The "Top 10" Research and Development Priorities for Battlefield Surgical Care: Results from the Committee on Surgical Combat Casualty Care Research Gap Analysis

Martin et al. (2019) full text summary PDF

For which topic were research priorities identified?

battlefield surgical care

In which location was the research priority setting conducted?

North America - USA

Why was it conducted at all?

The US Military has achieved the highest casualty survival rates in its history. However, there remain multiple areas in combat trauma that present challenges to the delivery of high-quality and effective trauma care. Previous work has identified research priorities for pre-hospital care, but there has been no similar analysis for forward surgical care.

What was the objective?

to assemble a comprehensive list of prioritized research gaps and topics, including a top 10 list of the most important areas for focused research funding and efforts

What was the outcome?

a ranking list of 10 research topics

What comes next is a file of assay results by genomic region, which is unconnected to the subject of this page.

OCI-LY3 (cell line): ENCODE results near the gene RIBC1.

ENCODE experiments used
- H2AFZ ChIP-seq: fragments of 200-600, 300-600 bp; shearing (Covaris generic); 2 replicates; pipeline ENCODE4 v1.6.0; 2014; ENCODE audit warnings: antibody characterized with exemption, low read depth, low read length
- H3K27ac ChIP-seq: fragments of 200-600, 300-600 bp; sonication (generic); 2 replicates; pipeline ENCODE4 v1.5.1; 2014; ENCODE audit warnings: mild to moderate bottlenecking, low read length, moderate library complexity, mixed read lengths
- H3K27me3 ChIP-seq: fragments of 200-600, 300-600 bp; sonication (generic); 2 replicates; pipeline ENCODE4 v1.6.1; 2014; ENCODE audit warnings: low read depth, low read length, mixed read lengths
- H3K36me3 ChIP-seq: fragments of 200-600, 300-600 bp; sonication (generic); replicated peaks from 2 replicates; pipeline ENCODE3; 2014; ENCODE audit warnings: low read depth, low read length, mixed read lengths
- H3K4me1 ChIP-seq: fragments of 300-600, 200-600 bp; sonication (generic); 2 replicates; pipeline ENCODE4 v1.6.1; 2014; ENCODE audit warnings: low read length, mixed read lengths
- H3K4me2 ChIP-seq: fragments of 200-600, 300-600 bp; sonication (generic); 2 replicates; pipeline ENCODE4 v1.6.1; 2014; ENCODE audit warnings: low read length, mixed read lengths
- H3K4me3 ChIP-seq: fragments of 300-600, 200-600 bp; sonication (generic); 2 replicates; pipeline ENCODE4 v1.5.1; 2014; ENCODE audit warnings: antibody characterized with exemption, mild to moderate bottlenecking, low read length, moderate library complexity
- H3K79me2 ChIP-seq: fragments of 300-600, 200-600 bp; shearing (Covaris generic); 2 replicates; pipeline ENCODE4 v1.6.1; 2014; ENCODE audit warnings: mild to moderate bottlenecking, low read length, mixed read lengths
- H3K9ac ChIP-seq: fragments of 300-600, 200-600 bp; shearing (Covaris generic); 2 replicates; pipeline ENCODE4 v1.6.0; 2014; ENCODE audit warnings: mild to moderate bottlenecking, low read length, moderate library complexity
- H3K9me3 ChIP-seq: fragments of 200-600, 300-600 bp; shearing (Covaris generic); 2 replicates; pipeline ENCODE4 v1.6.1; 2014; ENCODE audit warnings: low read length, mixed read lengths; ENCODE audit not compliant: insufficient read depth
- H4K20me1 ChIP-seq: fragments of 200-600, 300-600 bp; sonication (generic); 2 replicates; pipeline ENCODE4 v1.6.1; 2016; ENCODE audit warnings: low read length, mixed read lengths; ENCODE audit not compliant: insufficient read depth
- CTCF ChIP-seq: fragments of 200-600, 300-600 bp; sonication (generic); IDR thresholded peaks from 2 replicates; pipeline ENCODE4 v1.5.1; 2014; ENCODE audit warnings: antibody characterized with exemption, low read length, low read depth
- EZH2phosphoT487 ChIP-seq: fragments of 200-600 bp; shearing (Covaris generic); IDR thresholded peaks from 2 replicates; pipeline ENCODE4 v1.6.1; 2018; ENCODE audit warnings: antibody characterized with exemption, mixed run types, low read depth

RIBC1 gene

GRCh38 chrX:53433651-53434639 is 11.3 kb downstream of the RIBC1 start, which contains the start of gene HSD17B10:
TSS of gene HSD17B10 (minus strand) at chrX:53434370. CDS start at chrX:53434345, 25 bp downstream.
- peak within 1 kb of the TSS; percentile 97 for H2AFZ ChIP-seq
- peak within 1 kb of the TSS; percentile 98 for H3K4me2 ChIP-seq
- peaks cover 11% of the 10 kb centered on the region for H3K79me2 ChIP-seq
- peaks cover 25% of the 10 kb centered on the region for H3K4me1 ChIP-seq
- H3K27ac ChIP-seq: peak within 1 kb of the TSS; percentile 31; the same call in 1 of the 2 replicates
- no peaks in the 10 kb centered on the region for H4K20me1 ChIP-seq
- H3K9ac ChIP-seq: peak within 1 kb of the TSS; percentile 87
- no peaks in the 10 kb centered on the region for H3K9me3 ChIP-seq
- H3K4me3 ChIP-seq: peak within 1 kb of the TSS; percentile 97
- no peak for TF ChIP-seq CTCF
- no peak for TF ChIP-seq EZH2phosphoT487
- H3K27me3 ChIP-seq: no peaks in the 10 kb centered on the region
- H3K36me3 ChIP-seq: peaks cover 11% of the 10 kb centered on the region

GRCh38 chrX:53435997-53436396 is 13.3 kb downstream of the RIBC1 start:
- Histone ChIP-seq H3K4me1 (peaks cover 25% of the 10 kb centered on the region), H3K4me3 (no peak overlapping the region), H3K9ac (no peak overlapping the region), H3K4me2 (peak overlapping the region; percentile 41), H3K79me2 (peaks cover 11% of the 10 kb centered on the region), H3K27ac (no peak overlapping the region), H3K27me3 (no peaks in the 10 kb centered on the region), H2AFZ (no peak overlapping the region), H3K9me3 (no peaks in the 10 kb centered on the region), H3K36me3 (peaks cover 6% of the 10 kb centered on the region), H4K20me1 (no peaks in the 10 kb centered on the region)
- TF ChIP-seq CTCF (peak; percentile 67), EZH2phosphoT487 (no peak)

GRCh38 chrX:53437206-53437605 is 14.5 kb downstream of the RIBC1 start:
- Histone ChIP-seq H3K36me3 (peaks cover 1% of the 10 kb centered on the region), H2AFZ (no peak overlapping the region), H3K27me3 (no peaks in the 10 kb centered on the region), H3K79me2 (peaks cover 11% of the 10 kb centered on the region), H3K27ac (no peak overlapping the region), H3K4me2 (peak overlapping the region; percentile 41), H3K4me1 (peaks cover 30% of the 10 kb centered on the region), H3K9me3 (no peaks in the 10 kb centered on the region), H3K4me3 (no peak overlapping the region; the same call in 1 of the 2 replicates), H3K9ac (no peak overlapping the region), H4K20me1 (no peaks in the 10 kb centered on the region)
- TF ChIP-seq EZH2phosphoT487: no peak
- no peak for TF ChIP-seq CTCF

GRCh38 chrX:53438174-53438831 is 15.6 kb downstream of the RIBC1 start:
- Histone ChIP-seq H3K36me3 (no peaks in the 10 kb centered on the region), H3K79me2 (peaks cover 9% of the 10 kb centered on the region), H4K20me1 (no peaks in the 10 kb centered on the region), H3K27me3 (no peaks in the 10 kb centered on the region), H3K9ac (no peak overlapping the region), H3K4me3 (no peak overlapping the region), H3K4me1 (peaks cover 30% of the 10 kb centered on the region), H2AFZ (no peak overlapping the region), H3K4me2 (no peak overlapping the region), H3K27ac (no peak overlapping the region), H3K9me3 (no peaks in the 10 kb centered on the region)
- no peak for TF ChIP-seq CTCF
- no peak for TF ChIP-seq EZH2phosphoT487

How long did the research prioritization take?

No information provided.

Which methods were used to identify research priorities?

survey

How were the priorities for research identified exactly?

Step 1: researchers identified focus areas related to surgical care. Step 2: initial list distributed to entire CoSCCC membership for review and solicitation of additional research topics, additionally review of literature. Step 3: master list of all 90 identified research topics finalized, each topic was categorized by mapping it to most relevant general research focus areas. Step 4: survey: participants were asked to rate each topic

Which stakeholders took part?

Physicians (general surgeons or trauma surgeons), non-physician researchers, nurses. Majority in current active military duty: 50% army, 20% navy, and 20% air force, 10% either dod or non-dod civilians. 64 participants.

How were stakeholders recruited?

All members of the CoSCCC, as well as members of the military committees of the Eastern Association for the Surgery of Trauma and the American Association for the Surgery of Trauma were asked to participate.

Were stakeholders actively involved or did they just participate?

Stakeholders were mere participants of the research prioritization process; they were not actively involved in the process.